The discourse of objective and universal human need has been abused to reinforce a wide variety of relationships of dominance. The word ‘need’ is one of the first to which self-proclaimed ‘authorities’ have traditionally turned to justify their power and the morality of inflicting it on others. If it is believed that humans require goods and services that only certain experts know how to identify and deliver, then all the better that they possess the political means to do so. When motivated by arbitrary self-interest, the pursuit of such dominance in the name of satisfying human need has led to moral outrages against both persons and the biosphere. Combining this fact with a surfeit of sometimes misunderstood linguistic philosophy, many have concluded that the very idea of objective and universal knowledge is a dangerous aberration of modernity. Thus what we might understand to be universal human need turns out to be no more than a pluralism of needs, each articulated within culturally specific discourses which define the parameters of reality itself.footnote＊
On this view the difference between needs and wants becomes at least blurred and at most no more than a socially constructed artifact. Such sentiments find their most coherent political expression in democratic pluralist writers like Keane, Laclau and Mouffe. Philosophically, the same can be said of Rorty and his followers. At their worst, they are reflected in the utterances of those who defend cultural outrages against human liberation—the fatwa against Rushdie is a good example—on the grounds of the cultural imperialism of doing otherwise.footnote1
The difficulty with such blanket dismissals of human universality is that
It was this insight, along with the politically divisive relativism espoused by many participants in political struggle during the seventies and eighties, which motivated Ian Gough and myself to write A Theory of Human Need.footnote2 In it, we argue that objective and universal human needs can be identified both in theory and practice, and can be employed to assess the success of political and economic formations throughout the world. We further show that a ‘dual strategy’ combining both state planning and political democracy follows from this analysis, one which gives a practical purchase on more effective policies for economic and political change.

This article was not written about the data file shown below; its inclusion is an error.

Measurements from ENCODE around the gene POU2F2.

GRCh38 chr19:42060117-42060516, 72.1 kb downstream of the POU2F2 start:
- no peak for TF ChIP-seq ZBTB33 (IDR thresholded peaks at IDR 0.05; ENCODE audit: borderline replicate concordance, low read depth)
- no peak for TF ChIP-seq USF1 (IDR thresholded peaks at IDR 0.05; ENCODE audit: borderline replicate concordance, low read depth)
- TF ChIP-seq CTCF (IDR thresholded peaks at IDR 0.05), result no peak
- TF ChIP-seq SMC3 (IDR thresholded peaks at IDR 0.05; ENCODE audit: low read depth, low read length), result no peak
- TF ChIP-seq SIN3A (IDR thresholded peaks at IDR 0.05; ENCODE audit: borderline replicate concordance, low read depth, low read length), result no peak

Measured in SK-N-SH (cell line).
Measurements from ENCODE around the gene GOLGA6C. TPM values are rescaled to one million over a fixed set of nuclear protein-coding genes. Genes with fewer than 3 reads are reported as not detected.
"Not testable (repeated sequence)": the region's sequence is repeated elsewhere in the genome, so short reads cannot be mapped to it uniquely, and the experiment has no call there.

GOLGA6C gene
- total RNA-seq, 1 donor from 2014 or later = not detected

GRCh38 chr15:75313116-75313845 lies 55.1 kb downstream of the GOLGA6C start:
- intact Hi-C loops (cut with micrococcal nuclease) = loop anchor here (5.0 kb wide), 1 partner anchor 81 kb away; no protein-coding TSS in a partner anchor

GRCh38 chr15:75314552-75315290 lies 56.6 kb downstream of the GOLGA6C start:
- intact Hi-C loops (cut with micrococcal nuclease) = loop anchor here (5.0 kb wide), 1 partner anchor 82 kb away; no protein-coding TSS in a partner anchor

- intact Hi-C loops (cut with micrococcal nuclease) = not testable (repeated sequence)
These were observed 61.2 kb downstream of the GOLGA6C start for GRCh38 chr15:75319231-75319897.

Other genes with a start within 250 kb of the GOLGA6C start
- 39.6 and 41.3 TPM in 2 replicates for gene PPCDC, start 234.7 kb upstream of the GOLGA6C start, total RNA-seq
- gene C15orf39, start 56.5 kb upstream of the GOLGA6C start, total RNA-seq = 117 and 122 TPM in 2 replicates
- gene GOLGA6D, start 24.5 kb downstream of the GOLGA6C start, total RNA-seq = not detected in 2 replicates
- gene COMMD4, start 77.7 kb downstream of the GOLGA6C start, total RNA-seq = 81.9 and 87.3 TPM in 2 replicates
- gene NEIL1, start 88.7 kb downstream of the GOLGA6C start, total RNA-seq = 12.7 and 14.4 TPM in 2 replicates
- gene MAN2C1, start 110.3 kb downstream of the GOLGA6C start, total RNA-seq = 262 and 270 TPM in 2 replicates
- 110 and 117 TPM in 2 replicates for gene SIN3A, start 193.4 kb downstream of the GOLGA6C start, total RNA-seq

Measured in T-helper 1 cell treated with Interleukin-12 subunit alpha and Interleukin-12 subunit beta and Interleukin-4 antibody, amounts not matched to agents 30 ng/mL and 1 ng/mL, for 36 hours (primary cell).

In her review of our book in nlr, Kate Soper made some interesting and constructive criticisms of the philosophical foundations of our project.footnote3 In this response, I hope to return the compliment. I do so with particular pleasure since it was in part our reading of Soper’s own work which initially led to our interest in the concept of human need.
Soper’s notable insights into the problems posed for Marxism by the concept of need were first published in On Human Needs.footnote4 Here she also argues that without a universalistic conception of need—in this case one which transcends particular modes of production and the preferences which are expressed within them—the moral rationale of the Marxist critique of capitalism becomes incoherent. Similar reasoning permeates her more recent work on other issues.footnote5
Yet despite our mutual agreement about the importance of an empirical and moral yardstick with which to judge the liberating potential of different forms of life, Soper finds much to criticize in our book. Unfortunately, she does not say enough about the substance of our theory to enable those unfamiliar with it fully to assess her arguments. Before turning to them, therefore, it is worth briefly clarifying the object of her critique. Our case may be briefly summarized as follows: